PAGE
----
6. Keep it interesting by trying new things

Let’s be honest: Nothing is quite as mind-numbing as running the same old route at the same pace week in and week out. So do yourself a favor and keep things interesting:

  • Regularly switch up your running routes.
  • Alternate the direction in which you run each route.
  • Run at different speeds. Alternate your weekend long run with some shorter, speedier workouts during the week.
  • Play around with different running surfaces: Give road-, trail-, track-, stair– and beach running a go. Or what about completely shaking things up with a fell race or skyrun?

7. Do you

In the words of running guru, George Sheehan, “we are all experiments of one”. So forget about what makes your running buddy, your neighbor, and your social media fitspo crush tick, and find what you love about running. Whether it’s going short and fast or long and slow, becoming a parkrunner for life or shooting for Olympic gold – find what you love about running and focus on that.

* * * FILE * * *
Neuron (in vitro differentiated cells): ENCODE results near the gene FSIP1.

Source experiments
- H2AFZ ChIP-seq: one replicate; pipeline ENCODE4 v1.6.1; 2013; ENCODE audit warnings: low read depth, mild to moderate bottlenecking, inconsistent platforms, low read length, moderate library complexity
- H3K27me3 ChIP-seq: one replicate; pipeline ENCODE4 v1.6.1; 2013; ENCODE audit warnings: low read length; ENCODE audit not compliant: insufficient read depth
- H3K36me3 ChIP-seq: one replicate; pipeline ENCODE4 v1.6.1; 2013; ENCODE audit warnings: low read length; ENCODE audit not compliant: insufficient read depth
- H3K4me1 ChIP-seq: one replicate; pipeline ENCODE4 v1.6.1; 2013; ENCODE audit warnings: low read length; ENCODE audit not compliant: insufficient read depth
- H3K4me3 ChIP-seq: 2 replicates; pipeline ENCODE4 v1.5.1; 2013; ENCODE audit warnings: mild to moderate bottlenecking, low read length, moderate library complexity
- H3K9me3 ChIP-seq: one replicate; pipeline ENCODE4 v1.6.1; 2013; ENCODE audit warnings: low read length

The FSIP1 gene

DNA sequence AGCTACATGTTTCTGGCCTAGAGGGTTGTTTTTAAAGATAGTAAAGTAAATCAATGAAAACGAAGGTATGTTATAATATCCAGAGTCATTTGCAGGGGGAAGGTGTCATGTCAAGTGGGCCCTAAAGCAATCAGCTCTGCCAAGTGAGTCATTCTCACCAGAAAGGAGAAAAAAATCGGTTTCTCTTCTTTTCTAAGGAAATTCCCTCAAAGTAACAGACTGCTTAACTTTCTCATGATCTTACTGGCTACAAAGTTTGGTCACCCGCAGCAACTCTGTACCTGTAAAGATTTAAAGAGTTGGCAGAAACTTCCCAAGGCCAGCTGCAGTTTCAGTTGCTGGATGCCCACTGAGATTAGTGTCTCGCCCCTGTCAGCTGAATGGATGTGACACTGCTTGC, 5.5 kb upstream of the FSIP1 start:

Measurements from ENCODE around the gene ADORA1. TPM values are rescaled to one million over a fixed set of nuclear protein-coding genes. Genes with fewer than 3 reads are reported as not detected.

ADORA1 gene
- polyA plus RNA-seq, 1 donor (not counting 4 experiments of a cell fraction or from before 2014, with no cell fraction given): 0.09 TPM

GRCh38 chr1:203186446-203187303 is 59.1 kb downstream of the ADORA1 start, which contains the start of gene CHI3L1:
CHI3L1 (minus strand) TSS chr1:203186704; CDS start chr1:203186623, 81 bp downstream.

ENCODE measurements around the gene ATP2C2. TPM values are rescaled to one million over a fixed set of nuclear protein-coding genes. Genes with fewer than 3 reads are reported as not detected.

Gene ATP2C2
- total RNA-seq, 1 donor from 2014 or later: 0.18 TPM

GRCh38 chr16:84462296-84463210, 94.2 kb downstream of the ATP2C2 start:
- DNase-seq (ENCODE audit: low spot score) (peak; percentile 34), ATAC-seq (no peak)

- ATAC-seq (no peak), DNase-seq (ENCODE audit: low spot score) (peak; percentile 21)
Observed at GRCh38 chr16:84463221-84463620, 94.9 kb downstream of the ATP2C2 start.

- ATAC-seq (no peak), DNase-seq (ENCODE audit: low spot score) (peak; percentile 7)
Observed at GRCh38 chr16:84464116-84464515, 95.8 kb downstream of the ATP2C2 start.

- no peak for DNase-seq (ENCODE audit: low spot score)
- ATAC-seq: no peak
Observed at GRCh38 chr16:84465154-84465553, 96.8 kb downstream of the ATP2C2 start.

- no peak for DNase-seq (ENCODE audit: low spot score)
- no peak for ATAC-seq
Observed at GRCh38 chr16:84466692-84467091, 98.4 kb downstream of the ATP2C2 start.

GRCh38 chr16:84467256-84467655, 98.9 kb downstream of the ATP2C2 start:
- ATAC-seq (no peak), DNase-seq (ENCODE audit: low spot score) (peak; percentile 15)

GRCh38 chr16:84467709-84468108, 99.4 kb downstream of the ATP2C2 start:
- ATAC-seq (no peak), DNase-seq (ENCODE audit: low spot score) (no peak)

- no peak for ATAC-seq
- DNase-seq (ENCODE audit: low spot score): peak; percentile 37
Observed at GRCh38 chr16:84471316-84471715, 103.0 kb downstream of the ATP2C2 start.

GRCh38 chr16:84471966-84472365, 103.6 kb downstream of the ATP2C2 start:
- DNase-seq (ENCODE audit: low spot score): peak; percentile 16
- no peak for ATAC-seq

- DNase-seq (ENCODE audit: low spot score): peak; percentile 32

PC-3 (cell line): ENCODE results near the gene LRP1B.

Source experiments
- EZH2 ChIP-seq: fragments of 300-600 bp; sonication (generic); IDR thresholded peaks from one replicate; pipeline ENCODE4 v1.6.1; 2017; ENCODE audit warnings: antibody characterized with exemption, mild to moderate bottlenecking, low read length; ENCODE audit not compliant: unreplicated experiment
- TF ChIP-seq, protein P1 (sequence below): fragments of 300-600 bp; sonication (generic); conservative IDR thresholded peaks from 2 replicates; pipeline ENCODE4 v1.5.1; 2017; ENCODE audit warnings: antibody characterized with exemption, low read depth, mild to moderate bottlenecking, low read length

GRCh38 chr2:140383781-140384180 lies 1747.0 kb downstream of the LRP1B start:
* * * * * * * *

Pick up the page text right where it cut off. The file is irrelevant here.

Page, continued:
8. Arm yourself with knowledge

There’s something very empowering about understanding the processes that are taking place in your body as you’re training and getting fitter and stronger. So spend some time studying those processes, in whatever depth you prefer, and be amazed and excited about what your body can do!

9. Be flexible

The chances are good that your running will evolve as you progress through the different chapters of life. There will be years of chasing PBs, years of running to be alone, and years of running to stay sane. So be flexible and gain from running that which it has to offer in whichever phase of life you’re in.